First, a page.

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What is a Catastrophic Injury?

By Traci Behringer
Updated Mar 03, 2024
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A catastrophic injury is a type of injury that has severe and devastating effects on a person and his or her loved ones. This kind of injury can cause a victim to suffer from a permanent disability, physical or otherwise, for the remainder of his or her life. The types of injuries that are catastrophic can include brain injuries, neck injuries, back injuries, paralysis, organ damage and severe burns. A catastrophic injury can last for a few weeks, for a few years or even for the remainder of the victim's life.

In many cases, a catastrophic injury is one that causes the victim to lose certain physical or mental abilities. This might include the ability to walk, to move one or more body parts or to see. A catastrophic injury that involves brain damage can severely reduce the victim's ability to communicate or to perform basic tasks, and it can affect his or her mental capacity and personality.

The victim of a catastrophic injury might no longer be able to work and gain a substantial income. He or she also might no longer be able to enjoy life or doing certain things, and his or her loved ones might experience a certain amount of stress or financial strain. Catastrophic brain injuries can make it difficult for a victim to remember his most loved ones, which places additional emotional burdens on the family members.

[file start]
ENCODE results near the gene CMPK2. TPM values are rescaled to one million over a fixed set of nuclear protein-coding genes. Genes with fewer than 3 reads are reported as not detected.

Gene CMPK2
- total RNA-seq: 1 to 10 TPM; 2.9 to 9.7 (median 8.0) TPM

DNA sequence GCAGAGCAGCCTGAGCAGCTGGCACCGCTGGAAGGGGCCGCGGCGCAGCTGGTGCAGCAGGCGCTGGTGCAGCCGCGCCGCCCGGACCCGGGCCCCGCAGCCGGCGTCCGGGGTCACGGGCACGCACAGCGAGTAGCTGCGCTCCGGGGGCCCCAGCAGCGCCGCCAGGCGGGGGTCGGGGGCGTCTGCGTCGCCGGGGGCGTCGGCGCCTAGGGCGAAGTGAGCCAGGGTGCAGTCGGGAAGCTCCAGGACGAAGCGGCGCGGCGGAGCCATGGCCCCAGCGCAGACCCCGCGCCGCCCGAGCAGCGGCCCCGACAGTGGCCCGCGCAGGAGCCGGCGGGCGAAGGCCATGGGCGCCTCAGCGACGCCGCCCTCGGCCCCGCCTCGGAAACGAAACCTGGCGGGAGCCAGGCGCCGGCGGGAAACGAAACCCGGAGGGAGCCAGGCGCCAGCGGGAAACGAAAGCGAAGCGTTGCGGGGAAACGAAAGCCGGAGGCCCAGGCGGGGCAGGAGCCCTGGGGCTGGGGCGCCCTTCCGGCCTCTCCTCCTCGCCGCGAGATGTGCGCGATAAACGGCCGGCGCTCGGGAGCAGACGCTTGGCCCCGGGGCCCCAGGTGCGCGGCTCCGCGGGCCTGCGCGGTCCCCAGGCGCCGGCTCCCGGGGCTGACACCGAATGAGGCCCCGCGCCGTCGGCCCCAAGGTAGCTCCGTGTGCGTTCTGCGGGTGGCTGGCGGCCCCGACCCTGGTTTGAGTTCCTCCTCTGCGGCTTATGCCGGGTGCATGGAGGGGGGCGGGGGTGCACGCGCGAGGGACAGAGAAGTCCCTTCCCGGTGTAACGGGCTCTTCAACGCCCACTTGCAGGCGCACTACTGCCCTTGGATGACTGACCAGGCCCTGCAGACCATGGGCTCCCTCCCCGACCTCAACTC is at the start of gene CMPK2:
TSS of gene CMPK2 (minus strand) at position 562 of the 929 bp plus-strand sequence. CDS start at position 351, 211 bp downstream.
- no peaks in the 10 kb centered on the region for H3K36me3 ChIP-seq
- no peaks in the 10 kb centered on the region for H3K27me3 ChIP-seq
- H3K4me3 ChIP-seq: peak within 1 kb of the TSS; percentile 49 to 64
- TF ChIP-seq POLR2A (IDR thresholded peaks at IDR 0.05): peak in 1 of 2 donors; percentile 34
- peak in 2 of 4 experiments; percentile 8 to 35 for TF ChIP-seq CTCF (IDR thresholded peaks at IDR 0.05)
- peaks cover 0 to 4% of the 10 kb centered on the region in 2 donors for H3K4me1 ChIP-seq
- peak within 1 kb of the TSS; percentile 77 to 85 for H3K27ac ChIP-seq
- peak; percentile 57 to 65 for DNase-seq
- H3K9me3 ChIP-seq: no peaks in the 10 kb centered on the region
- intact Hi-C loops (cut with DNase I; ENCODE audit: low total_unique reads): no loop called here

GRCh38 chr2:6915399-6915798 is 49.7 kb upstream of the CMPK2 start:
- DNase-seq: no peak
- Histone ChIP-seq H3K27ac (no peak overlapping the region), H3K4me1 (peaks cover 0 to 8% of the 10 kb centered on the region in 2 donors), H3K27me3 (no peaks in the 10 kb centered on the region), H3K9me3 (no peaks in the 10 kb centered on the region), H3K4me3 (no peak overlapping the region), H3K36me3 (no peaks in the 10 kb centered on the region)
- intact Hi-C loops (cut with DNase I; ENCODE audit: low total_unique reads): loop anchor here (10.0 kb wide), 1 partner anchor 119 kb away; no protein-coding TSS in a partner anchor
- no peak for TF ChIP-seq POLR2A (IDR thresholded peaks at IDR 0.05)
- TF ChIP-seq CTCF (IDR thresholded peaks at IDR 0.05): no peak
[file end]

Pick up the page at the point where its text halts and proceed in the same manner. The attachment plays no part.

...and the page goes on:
A catastrophic injury is often not the victim's fault. It sometimes can result from unsafe work conditions, medical malpractice or another person's actions, whether they were intentional or caused the injury through negligence. For example, a man who works in construction might fall from an unstable ladder and break his neck. Another person might be in the hospital for minor back surgery, but the surgeon could accidentally make the wrong incision and sever the spinal cord. In these cases, the victim and possibly his or her family members are often entitled to financial compensation that will cover all medical costs and will provide compensation for the pain, suffering and loss of quality of life that are caused by the injury.

The Health Board is dedicated to providing accurate and trustworthy information. We carefully select reputable sources and employ a rigorous fact-checking process to maintain the highest standards. To learn more about our commitment to accuracy, read our editorial process.

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